In 2010, Arizona v0ters passed proposition 100, a 1% "temporary" sales tax increase that was meant to help fill in the budget hole created by the recession. The tax was only to last 3 years.
It is pretty clear that by the end of 2013, when the tax expires, the rationale for the temporary tax cut will have passed. Already the state's finances are improving and all signs are that by 2014 the economy and real estate market should be greatly recovered.
But, having got taxpayers used to paying the higher tax, supporters of big government and public employees unions have put a proposition on the ballot this year (204) to make the 2010 tax increase permanent. The tax extension will go to a mish-mash of new programs.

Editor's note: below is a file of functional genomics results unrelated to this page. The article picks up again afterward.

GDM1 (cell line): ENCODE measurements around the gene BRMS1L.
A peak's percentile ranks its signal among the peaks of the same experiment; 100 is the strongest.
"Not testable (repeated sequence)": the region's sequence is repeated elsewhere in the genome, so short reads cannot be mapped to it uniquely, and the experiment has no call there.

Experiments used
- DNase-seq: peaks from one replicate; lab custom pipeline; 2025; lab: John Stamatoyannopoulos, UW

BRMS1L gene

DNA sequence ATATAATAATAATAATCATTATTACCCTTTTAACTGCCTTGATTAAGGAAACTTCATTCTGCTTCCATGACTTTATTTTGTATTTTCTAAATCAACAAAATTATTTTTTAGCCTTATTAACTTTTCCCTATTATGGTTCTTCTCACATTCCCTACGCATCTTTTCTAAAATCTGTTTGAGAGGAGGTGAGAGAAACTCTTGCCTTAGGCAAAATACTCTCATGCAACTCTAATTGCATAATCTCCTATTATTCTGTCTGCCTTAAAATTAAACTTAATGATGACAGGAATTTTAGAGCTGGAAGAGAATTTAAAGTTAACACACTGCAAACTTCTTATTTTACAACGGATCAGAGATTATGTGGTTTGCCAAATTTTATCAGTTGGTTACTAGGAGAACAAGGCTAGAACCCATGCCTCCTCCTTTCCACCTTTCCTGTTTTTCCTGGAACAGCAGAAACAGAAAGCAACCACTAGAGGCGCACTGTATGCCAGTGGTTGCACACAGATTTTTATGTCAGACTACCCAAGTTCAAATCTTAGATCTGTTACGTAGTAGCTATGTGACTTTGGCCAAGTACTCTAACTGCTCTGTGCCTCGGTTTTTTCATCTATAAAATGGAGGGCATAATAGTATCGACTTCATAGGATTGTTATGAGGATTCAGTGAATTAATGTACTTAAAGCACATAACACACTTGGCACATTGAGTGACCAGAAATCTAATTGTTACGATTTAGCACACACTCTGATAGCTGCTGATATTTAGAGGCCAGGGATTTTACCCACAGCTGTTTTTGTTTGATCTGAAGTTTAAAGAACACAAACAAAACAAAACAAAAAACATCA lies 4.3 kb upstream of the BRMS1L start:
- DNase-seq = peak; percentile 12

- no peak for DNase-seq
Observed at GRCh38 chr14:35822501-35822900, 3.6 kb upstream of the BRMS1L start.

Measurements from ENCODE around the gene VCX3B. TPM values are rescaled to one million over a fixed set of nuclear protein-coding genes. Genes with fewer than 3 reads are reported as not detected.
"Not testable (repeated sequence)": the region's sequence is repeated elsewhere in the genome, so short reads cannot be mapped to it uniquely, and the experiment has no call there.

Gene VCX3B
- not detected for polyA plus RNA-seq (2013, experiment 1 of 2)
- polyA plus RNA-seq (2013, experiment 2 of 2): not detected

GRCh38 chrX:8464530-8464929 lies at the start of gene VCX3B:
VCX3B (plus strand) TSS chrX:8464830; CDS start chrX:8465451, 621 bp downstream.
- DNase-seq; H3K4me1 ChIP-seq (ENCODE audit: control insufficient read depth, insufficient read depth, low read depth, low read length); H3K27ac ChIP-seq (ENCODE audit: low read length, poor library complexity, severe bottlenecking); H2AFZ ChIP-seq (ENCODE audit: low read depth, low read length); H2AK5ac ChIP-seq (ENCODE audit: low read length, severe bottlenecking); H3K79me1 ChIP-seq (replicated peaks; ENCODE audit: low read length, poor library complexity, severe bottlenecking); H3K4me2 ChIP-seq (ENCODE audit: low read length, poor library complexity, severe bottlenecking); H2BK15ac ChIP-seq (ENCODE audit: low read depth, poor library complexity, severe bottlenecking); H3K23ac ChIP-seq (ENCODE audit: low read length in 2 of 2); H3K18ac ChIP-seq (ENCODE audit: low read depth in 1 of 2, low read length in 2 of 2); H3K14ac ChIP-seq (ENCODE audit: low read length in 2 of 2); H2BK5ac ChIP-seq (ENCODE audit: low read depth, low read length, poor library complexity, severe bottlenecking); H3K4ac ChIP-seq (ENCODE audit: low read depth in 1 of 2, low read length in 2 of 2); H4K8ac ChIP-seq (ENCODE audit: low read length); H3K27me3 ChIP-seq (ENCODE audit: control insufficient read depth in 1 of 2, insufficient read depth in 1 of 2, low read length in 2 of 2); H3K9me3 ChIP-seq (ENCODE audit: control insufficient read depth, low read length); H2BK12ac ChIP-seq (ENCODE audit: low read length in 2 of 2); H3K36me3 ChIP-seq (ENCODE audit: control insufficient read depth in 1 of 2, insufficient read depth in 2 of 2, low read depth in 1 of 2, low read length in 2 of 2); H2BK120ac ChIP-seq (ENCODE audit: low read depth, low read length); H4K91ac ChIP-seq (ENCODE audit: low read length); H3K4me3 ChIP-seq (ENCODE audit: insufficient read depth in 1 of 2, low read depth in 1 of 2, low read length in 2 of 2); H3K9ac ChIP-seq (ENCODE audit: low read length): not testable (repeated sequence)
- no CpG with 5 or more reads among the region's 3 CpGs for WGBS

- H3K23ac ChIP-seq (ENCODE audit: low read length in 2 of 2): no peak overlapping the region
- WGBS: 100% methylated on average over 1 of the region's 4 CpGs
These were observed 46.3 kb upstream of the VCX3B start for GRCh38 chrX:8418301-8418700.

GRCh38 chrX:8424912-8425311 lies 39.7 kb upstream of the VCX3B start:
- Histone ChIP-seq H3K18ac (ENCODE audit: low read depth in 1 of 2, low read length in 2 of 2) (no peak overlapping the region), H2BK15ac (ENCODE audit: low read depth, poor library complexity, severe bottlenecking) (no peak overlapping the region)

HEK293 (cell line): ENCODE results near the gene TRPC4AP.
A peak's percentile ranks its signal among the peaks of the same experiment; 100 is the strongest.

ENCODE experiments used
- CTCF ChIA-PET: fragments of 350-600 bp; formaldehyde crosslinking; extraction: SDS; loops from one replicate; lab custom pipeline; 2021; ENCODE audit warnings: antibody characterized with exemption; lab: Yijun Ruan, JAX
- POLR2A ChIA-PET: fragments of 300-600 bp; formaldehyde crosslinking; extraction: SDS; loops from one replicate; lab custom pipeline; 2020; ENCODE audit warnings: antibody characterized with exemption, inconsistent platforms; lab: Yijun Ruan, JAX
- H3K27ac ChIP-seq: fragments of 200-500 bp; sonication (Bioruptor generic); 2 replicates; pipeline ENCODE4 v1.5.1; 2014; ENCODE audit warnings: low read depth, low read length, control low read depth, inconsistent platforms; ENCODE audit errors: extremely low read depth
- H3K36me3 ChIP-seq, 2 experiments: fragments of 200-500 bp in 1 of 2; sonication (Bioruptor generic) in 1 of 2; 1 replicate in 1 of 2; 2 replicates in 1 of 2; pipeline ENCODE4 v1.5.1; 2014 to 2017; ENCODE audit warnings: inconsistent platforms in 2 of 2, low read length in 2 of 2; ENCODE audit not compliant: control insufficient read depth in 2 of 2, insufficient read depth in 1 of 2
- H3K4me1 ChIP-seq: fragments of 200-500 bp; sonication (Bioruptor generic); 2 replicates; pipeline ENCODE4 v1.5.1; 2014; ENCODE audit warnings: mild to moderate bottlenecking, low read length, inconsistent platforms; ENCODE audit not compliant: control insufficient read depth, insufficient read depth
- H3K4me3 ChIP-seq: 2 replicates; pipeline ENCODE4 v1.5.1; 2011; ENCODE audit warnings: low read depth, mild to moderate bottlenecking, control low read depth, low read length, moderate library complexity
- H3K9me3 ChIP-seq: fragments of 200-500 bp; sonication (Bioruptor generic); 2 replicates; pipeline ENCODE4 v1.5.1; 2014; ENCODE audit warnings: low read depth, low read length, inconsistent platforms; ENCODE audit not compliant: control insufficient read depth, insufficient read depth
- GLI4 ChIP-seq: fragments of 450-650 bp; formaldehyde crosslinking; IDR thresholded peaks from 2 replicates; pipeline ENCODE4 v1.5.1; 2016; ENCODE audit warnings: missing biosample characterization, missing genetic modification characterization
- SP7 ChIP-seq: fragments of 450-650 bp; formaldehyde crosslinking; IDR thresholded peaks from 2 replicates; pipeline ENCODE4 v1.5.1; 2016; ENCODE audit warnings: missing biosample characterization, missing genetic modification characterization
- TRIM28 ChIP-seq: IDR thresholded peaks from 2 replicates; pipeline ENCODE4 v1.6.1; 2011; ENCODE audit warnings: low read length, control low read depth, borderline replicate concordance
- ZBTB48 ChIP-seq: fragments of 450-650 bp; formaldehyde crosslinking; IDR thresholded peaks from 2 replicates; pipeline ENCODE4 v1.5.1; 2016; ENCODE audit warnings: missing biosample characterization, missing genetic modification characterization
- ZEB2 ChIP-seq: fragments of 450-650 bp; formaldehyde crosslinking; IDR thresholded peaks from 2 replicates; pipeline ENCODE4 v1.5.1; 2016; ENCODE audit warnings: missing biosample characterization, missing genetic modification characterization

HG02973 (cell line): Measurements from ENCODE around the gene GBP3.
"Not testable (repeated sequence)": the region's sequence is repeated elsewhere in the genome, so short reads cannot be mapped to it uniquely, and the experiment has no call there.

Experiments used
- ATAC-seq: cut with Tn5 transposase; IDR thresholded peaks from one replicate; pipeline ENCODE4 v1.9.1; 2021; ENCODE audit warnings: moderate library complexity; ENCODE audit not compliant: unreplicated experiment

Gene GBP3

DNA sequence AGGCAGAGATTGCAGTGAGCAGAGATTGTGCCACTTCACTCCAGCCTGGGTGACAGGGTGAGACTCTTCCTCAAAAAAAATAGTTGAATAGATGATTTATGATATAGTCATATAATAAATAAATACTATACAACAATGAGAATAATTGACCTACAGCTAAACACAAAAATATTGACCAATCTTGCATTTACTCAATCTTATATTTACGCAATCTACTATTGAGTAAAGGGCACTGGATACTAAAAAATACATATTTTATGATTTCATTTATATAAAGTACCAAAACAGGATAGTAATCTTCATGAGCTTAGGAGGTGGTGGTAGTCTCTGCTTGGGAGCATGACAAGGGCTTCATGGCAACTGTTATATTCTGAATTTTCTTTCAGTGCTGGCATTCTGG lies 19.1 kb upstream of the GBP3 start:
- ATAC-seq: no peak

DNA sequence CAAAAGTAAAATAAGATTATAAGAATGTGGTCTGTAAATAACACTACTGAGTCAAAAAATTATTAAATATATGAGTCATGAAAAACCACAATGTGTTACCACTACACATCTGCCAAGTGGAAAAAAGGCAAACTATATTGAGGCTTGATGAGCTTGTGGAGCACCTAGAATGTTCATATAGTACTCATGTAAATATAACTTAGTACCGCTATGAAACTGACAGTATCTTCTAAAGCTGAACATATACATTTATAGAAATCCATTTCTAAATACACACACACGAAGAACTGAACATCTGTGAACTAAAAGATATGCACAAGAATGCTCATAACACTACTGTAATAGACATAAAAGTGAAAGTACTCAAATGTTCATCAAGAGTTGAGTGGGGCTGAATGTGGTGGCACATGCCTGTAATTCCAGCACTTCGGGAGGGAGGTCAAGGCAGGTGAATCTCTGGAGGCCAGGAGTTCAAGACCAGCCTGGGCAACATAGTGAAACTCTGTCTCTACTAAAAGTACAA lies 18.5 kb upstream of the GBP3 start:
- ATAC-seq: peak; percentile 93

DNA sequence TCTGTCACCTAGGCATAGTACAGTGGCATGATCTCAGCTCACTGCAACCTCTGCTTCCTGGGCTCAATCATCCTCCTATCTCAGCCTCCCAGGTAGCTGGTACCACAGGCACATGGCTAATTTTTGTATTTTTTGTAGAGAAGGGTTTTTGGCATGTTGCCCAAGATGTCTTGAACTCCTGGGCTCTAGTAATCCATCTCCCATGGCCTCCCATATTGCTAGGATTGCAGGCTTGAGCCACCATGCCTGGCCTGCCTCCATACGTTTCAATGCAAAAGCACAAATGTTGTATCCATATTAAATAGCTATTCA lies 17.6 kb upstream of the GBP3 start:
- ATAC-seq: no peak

This is how the government spending ratchet works. A "temporary" tax increase is justified in a fiscal emergency to fill in a recession-created hole. Government insiders decide they like having more money, and make the tax permanent. The new money is used to create brand new programs. Then, in the next recession, when all these brand new programs are now "essential" and "beyond the reach of even the worst austerity", a new, even higher "temporary" tax increase is necessary.